The nonpartisan web site New Voters Project has elicited positions from the leading presidential candidates on reform or repeal of the Higher Education Act's anti-drug provision, which bars students with drug convictions, no matter how minor, from receiving federal financial aid for specified periods of time. The HEA question, submitted by Students for Sensible Drug Policy (http://www.ssdp.org) member Margaret Reitler of the University of Wisconsin-Madison, was one of 12 selected by the New Voters Project. Other topics included foreign policy, the death penalty, the draft, and social security.
On the HEA, all three candidates supported either scaling back the anti-drug provision or eliminating it altogether:
"Education is perhaps the best way for someone who has been involved with drugs or crime to turn their life around," said Democratic candidate John Kerry. "If a young person has overcome past obstacles and is ready to go to college, I don't think that a nonviolent drug conviction in their past should prevent them from doing so. And the reality is that preventing them from obtaining federal loans means they won't be able to afford to go to college."
President Bush also called for a partial reform of the financial aid ban, saying, "My 2005 Budget proposes to fix the drug provision of the Higher Education Act so that incoming students who have a prior drug-related conviction would be able to receive Federal student aid, and only students convicted while in college would lose their eligibility for student aid."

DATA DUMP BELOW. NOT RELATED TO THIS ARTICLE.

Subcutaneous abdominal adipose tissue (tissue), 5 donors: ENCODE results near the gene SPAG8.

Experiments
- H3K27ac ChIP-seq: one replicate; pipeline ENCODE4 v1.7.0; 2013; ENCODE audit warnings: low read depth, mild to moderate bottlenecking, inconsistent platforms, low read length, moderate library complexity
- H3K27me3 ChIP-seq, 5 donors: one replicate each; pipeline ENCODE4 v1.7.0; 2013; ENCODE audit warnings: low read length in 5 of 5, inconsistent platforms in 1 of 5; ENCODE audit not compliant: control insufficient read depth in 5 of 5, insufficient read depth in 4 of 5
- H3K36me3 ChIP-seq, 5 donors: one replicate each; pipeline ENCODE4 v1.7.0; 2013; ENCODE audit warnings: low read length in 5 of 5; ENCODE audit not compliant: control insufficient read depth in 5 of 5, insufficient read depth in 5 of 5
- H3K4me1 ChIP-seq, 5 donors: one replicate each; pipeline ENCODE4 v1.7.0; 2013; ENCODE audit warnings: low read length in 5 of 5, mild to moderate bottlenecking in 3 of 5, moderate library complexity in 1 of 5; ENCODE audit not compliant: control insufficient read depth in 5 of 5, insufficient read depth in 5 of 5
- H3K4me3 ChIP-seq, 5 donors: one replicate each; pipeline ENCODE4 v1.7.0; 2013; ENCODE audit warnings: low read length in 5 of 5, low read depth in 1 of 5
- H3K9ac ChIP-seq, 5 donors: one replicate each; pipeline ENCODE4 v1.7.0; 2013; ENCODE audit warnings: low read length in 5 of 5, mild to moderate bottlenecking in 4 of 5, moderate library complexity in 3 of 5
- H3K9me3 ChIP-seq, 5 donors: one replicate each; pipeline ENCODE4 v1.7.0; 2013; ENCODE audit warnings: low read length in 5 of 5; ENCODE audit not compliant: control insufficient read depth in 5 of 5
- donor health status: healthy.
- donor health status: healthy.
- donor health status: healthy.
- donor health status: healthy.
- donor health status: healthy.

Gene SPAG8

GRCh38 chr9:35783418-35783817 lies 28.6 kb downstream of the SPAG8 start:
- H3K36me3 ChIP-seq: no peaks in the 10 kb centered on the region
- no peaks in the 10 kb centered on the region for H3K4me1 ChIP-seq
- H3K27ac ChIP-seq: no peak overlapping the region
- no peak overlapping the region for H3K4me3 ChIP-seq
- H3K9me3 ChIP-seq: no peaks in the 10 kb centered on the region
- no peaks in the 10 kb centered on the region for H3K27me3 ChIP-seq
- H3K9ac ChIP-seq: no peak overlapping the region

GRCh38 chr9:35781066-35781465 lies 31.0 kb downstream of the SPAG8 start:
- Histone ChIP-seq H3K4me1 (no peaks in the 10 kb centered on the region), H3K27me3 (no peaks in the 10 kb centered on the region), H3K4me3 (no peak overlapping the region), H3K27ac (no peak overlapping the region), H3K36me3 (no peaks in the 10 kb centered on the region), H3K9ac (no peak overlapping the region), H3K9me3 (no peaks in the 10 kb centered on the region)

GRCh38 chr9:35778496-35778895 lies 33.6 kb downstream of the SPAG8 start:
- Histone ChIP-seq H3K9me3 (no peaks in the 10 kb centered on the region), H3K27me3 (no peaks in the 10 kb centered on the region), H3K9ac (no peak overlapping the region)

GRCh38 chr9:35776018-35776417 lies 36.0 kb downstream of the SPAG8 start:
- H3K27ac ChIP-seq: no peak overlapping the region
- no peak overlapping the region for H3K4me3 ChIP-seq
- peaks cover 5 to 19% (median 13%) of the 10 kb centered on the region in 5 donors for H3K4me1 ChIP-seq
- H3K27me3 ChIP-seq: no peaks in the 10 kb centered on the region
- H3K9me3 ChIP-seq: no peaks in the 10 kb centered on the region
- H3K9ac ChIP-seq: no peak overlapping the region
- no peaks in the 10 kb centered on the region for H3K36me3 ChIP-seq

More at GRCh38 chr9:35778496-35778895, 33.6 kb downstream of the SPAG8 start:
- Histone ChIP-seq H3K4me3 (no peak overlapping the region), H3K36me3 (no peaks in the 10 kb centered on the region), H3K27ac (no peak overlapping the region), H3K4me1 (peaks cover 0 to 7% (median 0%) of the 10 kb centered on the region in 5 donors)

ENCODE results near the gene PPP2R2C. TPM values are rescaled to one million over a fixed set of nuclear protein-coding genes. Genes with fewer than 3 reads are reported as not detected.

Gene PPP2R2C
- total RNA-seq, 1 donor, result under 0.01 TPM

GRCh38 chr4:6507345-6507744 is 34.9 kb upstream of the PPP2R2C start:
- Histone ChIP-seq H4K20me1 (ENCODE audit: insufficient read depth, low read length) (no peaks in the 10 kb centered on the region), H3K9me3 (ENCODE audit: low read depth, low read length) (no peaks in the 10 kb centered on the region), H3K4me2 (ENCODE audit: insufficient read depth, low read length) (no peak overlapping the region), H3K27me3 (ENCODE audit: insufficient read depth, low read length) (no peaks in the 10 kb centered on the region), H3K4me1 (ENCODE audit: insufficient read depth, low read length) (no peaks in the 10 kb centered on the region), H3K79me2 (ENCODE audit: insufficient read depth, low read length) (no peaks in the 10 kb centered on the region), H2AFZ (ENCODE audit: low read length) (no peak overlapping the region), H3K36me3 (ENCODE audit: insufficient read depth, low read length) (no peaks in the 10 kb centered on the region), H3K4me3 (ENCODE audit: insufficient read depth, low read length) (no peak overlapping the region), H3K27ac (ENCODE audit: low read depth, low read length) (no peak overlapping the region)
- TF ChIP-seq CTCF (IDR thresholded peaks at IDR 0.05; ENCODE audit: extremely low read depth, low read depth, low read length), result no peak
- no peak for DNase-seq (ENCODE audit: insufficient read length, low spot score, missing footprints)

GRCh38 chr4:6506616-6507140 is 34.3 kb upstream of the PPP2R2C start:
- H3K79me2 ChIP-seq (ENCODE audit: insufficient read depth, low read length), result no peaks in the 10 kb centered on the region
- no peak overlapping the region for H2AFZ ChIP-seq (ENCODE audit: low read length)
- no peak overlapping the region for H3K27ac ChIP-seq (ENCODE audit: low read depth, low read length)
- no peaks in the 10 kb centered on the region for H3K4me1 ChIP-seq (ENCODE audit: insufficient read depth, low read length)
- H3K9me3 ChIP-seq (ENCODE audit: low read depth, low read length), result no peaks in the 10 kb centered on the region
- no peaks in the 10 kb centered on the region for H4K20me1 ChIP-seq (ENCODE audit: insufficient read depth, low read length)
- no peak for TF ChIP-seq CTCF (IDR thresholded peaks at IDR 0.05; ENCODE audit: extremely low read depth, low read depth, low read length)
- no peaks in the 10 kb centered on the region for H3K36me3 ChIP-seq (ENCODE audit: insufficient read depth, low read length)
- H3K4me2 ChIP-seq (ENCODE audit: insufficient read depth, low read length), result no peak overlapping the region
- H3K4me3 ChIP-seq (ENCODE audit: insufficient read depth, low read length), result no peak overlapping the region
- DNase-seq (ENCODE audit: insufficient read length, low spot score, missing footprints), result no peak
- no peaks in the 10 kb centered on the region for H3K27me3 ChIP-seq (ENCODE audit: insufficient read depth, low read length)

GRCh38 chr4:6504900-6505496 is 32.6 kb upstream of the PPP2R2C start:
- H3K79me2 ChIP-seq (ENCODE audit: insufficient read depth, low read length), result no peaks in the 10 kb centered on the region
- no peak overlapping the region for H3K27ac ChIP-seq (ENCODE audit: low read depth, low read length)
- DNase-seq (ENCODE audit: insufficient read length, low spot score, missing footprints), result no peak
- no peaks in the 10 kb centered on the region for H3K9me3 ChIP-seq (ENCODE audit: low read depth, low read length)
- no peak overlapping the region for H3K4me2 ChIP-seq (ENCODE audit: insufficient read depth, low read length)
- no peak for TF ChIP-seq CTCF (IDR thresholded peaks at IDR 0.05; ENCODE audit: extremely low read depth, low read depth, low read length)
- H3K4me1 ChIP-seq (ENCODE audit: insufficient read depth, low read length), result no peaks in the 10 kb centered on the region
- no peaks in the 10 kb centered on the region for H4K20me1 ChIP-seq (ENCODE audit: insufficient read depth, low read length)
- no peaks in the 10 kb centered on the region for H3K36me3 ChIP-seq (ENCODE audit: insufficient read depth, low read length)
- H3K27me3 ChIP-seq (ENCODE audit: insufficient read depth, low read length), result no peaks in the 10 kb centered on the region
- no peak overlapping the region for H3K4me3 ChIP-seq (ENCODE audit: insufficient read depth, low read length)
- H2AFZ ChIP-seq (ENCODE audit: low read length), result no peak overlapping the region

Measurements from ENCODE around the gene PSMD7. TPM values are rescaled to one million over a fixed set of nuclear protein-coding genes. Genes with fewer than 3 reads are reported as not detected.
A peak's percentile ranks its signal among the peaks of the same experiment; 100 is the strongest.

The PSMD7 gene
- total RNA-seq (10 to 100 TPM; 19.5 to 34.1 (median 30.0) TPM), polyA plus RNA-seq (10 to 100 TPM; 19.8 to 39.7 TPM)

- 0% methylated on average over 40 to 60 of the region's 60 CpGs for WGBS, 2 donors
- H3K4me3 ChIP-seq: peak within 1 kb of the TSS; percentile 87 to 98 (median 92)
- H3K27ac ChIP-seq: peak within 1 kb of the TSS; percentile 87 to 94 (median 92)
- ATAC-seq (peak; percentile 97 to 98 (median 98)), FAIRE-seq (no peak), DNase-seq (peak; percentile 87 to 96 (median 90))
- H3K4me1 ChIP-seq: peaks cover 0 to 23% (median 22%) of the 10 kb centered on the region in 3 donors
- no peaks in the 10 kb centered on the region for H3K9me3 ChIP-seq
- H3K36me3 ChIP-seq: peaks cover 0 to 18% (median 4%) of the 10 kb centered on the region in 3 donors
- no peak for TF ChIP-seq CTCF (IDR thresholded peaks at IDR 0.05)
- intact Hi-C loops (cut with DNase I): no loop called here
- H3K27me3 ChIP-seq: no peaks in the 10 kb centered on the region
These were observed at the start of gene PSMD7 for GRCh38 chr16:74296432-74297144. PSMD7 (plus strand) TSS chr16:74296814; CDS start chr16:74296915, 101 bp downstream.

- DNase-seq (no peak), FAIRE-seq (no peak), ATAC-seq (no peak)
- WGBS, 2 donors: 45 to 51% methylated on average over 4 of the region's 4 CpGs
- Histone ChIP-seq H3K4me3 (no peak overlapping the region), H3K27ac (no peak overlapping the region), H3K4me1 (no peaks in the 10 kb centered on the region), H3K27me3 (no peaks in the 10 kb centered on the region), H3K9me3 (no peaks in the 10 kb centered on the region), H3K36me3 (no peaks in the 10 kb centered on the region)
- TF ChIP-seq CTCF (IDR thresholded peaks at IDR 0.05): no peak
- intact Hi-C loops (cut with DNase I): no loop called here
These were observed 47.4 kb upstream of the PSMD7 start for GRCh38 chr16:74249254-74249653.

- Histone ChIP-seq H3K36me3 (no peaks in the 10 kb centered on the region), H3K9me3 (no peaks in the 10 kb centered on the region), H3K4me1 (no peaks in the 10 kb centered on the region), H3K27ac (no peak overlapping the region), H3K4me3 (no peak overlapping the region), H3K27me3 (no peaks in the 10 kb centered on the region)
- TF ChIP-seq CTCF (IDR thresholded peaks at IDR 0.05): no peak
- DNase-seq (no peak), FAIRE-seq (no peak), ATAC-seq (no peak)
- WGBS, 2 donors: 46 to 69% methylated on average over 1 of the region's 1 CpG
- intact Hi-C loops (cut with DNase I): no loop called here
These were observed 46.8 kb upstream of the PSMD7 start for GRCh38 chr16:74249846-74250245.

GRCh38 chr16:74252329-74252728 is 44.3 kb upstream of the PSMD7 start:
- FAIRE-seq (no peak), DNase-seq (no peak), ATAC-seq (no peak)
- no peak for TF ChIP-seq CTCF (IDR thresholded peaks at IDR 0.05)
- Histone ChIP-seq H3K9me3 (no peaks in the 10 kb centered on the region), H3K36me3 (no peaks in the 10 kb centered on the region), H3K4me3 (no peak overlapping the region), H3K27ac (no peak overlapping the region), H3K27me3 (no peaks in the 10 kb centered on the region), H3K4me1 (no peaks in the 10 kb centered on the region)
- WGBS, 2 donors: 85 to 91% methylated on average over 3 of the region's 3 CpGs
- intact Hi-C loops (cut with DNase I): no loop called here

Bush's position echoes that of HEA anti-drug provision author Rep. Mark Souder (R-IN). Although the law he wrote denies financial aid for any drug conviction, he now says he wants to "reform" the law so that it only applies to drug convictions incurred while students are in college.
Independent presidential candidate Ralph Nader called outright for the repeal of the HEA anti-drug provision. "Repeal the Higher Education Act drug provision as it applies to nonviolent offenders. The drug war has failed -- we spend nearly $50 billion annually on the drug war and problems related to drug abuse continue to worsen."
Neither Bush nor Kerry went far enough, according to SSDP. "Scaling back the drug provision would help tens of thousands of students get back into college, but the proposed 'fix' fails to address the fundamental problems with this law," said SSDP executive director Scarlett Swerdlow. "At-risk students will still be pushed away from education and into cycles of failure under Rep. Souder's proposal. We, the students of this country, find it disappointing that the two major candidates for president have failed to explicitly state their support for fully repealing this misguided law."
Visit http://youthdebate.newvotersproject.org/the_candidates_respond.html#q6 to see the candidates' full answers.